4) Noah (2) – Noe
5) William (3)
6) Lucas (11) – Lukas
7) James (4)
8) Mason (7) – Maison, Mayson
9) Grayson (34) – Graysen, Greysen, Greyson
10) Logan (5)
11) Elijah (8) – Alijah
12) Benjamin (6)
13) Jacob (10) – Jakob
14) Oliver (9)
15) Kayden (98) – Caden, Caiden, Cayden, Kaden, Kaiden
16) Michael (12) – Micheal (Mikael dropped from the SSA Top 1000)
17) Alexander (13) – Alexzander
18) Ethan (14)
19) Jayden (26) – Jaden, Jaiden
20) Matthew (16) – Mathew
21) Carter (24) – Karter
22) Daniel (15)
23) Henry (18)
24) Joseph (19)
25) Samuel (21)
26) Sebastian (22)
27) David (23)
28) Dylan (29) – Dilan*, Dillon
29) Mateo (42) – Matteo
31) John (27) – Jon
31) Wyatt (25)
32) Owen (28)
33) Isaac (33) – Issac
34) Caleb (50) – Kaleb
35) Luke (30)
36) Gabriel (31)
37) Julian (36) – Julien
38) Anthony (32)
39) Connor (56) – Conner, Conor, Konnor (Konner dropped from the SSA Top 1000)
40) Christopher (38) – Kristopher
41) Jace (87) – Jase, Jayce
42) Christian (52) – Cristian, Kristian
43) Jack (35)
44) Levi (37)
45) Joshua (39)
46) Andrew (40)
47) Lincoln (41)
48) Nicholas (68) – Nickolas, Nicolas, Nikolas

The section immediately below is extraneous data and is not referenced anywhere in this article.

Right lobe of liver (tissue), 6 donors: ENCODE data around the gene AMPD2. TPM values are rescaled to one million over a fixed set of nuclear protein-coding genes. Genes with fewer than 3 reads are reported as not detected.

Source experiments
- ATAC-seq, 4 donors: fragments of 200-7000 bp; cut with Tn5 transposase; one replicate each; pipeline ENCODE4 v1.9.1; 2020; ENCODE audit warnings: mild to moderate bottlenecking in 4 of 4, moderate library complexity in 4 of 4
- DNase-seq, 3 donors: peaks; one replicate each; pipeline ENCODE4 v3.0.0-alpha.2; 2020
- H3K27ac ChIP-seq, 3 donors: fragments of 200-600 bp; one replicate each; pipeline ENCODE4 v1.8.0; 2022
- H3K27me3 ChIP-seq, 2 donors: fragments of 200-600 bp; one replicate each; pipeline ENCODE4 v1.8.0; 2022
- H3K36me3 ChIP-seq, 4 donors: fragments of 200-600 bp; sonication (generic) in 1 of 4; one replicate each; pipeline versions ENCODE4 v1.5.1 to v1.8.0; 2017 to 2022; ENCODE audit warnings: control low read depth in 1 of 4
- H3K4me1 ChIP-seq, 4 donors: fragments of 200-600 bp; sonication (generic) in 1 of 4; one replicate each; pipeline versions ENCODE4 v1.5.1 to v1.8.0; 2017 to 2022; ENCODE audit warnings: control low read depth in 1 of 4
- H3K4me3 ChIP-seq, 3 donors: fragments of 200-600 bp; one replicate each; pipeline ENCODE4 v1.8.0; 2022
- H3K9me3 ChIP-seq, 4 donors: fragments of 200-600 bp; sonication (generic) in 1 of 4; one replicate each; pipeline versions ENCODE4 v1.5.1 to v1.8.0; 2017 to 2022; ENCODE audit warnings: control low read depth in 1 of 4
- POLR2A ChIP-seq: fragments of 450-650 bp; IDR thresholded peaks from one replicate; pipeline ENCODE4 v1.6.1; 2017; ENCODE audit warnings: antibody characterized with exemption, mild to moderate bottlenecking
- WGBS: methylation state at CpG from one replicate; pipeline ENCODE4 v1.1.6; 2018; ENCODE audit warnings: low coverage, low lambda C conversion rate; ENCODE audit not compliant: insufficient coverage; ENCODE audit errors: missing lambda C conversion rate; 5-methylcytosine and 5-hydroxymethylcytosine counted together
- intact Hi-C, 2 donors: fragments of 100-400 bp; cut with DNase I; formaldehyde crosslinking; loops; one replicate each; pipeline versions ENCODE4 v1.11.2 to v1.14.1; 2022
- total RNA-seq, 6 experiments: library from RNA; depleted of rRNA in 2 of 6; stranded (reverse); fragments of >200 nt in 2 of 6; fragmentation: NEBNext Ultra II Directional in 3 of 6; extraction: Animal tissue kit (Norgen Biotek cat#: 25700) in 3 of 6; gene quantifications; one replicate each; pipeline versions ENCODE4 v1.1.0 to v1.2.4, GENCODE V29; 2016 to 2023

49) Josiah (51) – Jasiah*, Joziah
50) Cameron (60) – Camron, Kameron, Kamryn
*New spelling to the SSA Top 1000
Levi, Lincoln, and Josiah rose into the Top 50 of the 2017 PA, while Landon, Ryan, and Jonathan fell out.
Does this reflect what you are hearing on the playground? Let us know in the comments.
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on May 15th, 2018 at 4:12 am
It’s also worth considering how many of the little William’s running round go by the nickname Liam.
on May 15th, 2018 at 5:10 am
Very interesting list! The boys’ side surprised me a bit
By the way, I don’t think Emilia is another spelling of Amelia, it’s a name on its own that’s pronounced in a similar yet different way. They also have different meanings
on May 15th, 2018 at 5:30 am
I totally agree with both comments above. I adore the names, Mason, Lincoln, Liam, Levi, Benjamin, Matthew, Greyson, and Elijah for boys and Adeline, Amelia, Victoria, Norah, Savannah, Grace, and Madeline (Mad-a-line) for girls.
on May 15th, 2018 at 9:24 am
It would be really interesting to do this type of analysis with groups of names that either sound alike or often have the same nickname. Emmaline is 896 this year – but if we grouped her in with the Emma/Emmie sounding names that likely go by one of those nicknames, she would FEEL a lot more popular. Similarly, boys names beginning with Car. I feel like everywhere I go someone is shouting for Carson or Carter or some variation. I don’t distinguish between them in my mind, they all sort of blend together. It’s tons of work, of course, but I’d love to read it 🙂